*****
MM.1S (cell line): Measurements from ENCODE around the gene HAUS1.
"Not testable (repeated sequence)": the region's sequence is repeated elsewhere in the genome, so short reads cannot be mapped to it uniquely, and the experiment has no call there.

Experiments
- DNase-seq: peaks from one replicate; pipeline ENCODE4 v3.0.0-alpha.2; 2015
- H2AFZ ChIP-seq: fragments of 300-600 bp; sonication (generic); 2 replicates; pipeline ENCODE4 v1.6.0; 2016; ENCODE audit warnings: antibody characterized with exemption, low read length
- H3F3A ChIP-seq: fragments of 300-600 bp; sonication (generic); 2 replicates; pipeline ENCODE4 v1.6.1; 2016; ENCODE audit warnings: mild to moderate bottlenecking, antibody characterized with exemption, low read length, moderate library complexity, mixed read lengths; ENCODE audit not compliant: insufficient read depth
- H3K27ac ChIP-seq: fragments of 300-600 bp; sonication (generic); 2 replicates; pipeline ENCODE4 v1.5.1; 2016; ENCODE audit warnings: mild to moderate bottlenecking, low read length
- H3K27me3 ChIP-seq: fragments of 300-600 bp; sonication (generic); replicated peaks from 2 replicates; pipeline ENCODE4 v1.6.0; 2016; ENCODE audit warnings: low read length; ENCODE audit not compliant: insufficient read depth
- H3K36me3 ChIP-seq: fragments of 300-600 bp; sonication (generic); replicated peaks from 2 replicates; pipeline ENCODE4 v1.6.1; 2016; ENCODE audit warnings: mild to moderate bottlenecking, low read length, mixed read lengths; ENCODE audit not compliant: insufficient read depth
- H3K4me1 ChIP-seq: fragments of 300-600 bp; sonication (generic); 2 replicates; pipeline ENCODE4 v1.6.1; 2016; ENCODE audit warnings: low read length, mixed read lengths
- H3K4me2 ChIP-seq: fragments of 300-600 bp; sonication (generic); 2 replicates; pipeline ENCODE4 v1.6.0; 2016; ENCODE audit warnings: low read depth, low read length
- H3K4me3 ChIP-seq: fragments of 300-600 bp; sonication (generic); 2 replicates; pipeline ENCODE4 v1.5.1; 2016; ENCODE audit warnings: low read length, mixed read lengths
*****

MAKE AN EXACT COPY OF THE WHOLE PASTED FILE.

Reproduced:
MM.1S (cell line): Measurements from ENCODE around the gene HAUS1.
"Not testable (repeated sequence)": the region's sequence is repeated elsewhere in the genome, so short reads cannot be mapped to it uniquely, and the experiment has no call there.

Experiments
- DNase-seq: peaks from one replicate; pipeline ENCODE4 v3.0.0-alpha.2; 2015
- H2AFZ ChIP-seq: fragments of 300-600 bp; sonication (generic); 2 replicates; pipeline ENCODE4 v1.6.0; 2016; ENCODE audit warnings: antibody characterized with exemption, low read length
- H3F3A ChIP-seq: fragments of 300-600 bp; sonication (generic); 2 replicates; pipeline ENCODE4 v1.6.1; 2016; ENCODE audit warnings: mild to moderate bottlenecking, antibody characterized with exemption, low read length, moderate library complexity, mixed read lengths; ENCODE audit not compliant: insufficient read depth
- H3K27ac ChIP-seq: fragments of 300-600 bp; sonication (generic); 2 replicates; pipeline ENCODE4 v1.5.1; 2016; ENCODE audit warnings: mild to moderate bottlenecking, low read length
- H3K27me3 ChIP-seq: fragments of 300-600 bp; sonication (generic); replicated peaks from 2 replicates; pipeline ENCODE4 v1.6.0; 2016; ENCODE audit warnings: low read length; ENCODE audit not compliant: insufficient read depth
- H3K36me3 ChIP-seq: fragments of 300-600 bp; sonication (generic); replicated peaks from 2 replicates; pipeline ENCODE4 v1.6.1; 2016; ENCODE audit warnings: mild to moderate bottlenecking, low read length, mixed read lengths; ENCODE audit not compliant: insufficient read depth
- H3K4me1 ChIP-seq: fragments of 300-600 bp; sonication (generic); 2 replicates; pipeline ENCODE4 v1.6.1; 2016; ENCODE audit warnings: low read length, mixed read lengths
- H3K4me2 ChIP-seq: fragments of 300-600 bp; sonication (generic); 2 replicates; pipeline ENCODE4 v1.6.0; 2016; ENCODE audit warnings: low read depth, low read length
- H3K4me3 ChIP-seq: fragments of 300-600 bp; sonication (generic); 2 replicates; pipeline ENCODE4 v1.5.1; 2016; ENCODE audit warnings: low read length, mixed read lengths